|(1970) EWCA Civ 2
|Lord Denning MR, Sir Gordon Wilmer & Lord Justice Megaw
|DATE OF JUDGMENT
|18th December 1970
|Court of Appeal England & Wales (Civil Division)
|PLAINTIFF / RESPONDENT
|Francis Charles William Thornton
|DEFENDANTS / APPELLANTS
|Shoe Lane Parking Limited
The case referred here is widely recognized English contract law case heard by three judges. Which provides a clear illustration of the rule that states a clause cannot be added after a contract has been signed without providing reasonable prior notice. Furthermore, a ticket machine that operates automatically was deemed an offer rather than an invitation to treat. Though the case is significant for these two ideas, the Unfair Contract Terms Act 1977 and the Unfair Terms in Consumer Contracts Regulations 1999, forbid businesses from excluding their negligence liability over personal injury.
SYNOPSIS OF FACTS
- During 1964, Mr. Thornton was a highly skilled freelance trumpet person, had an engagement with the B.B.C. at Farringdon Hall. He took his car into the city and parked it in a multilevel automated parking lot. It was somewhere he had never been. An outdoor notice with the words Shoe Lane Parking was present. Parking fees were listed, with 5/- for two hours: 7/6d. for three hours and so on; at the bottom was a disclaimer which read, all cars parked at owner’s risk.
- Mr. Thornton approached the gate in his car. nowhere a single man was present. A traffic light was there, and it was red. The traffic light turned green as he approached the designated spot and a ticket was pushed out of the machine. Mr. Thornton, received it and then he drove towards the garage. The motorcar was raised to a floor above by mechanical means.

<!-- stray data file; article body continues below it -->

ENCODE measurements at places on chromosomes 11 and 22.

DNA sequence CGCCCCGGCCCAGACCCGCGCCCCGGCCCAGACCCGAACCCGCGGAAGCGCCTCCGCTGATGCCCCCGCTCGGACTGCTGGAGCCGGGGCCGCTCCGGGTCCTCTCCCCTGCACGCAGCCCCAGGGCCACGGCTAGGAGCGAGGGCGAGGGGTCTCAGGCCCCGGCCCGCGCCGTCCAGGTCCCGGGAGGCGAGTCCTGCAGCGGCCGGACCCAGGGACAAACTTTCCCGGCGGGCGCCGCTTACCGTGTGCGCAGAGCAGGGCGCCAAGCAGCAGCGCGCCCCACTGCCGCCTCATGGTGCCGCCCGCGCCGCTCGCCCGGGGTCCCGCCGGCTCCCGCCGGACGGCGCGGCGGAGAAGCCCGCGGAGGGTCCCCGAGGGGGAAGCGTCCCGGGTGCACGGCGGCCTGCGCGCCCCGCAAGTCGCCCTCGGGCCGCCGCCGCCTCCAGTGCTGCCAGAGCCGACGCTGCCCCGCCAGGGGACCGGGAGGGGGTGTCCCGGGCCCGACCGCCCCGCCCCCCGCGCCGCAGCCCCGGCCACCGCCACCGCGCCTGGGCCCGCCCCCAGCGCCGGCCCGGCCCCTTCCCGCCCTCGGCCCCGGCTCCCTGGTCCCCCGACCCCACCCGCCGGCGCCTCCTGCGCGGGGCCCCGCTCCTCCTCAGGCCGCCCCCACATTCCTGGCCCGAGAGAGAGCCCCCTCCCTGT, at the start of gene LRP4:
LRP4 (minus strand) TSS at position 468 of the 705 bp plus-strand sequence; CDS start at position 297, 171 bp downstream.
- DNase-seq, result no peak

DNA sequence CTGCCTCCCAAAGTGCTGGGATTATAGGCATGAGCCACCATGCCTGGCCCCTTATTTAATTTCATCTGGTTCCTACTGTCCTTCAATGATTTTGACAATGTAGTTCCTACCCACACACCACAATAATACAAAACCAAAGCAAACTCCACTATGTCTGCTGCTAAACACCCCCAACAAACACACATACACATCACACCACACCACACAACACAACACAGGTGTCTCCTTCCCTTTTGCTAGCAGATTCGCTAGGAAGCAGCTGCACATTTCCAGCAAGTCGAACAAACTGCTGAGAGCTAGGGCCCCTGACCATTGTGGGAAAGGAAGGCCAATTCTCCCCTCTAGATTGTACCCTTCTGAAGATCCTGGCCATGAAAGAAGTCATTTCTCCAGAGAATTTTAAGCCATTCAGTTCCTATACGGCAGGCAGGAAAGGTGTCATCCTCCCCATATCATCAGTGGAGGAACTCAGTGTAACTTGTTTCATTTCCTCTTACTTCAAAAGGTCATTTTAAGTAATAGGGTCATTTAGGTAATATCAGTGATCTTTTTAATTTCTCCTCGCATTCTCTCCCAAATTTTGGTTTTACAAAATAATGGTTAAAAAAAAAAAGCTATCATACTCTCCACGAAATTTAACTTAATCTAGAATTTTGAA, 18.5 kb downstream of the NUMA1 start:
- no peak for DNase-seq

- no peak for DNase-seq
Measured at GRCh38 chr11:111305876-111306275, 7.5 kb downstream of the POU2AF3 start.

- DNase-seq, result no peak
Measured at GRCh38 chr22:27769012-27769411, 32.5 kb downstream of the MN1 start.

- Additionally, Mr. Thornton left it there and proceeded to attend to his B.B.C. appointment. Later while returning after three-hour, he proceeded to the office to settle the bill for the duration the car was parked there. They brought his car downstairs from the upper level. He headed to the car’s trunk to place his belongings. But instead, tragical incident followed and Mr. Thornton suffered from serious wounds.
- The trial judge determined that half the blame was credited to Shoe Lane Parking Ltd. and half to him and He was awarded with £ 3637 6s 11d. further, the defendants appealed but the appeal was dismissed and they did not contest the trial judge findings about the accident. They acknowledged that they were at fault, but they claimed that they are protected by exempting conditions.
ISSUES FOR CONSIDERATION
1. Whether the exempting condition that is written in the garage form a part of the agreement?
2. Whether is it significant that the ticket was issued automatically?
CONTENTION BY APPELLANT
- As stated by Thornton, the notice outside the parking lot contains the offer, and the ticket machine is not permitted to add new terms or conditions for customers to park their cars because, at the time a ticket is taken from the machine, a contract is formed, and there is no one at the ticket counter to answer customers questions.
- Additionally, these agreements should be made or disclosed before you receive the ticket; that is, once money is deposited into the ticket machine, the terms of the agreement cannot be altered.
- According to him, the ticket machine could not create or add new terms or conditions for the offer contained in the notice that is posted outside the parking lot.
CONTENTION BY RESPONDENT
- Shoe Lane Parking claimed that the customer’s contract is formed at the moment of arrival at the parking lot and that the owner is solely liable for the vehicle they park there.
- In support of their claim, Shoe Lane Parking also stated that the ticket contains a contractual document that effectively refers to the terms that are posted and made evident on the parking lot.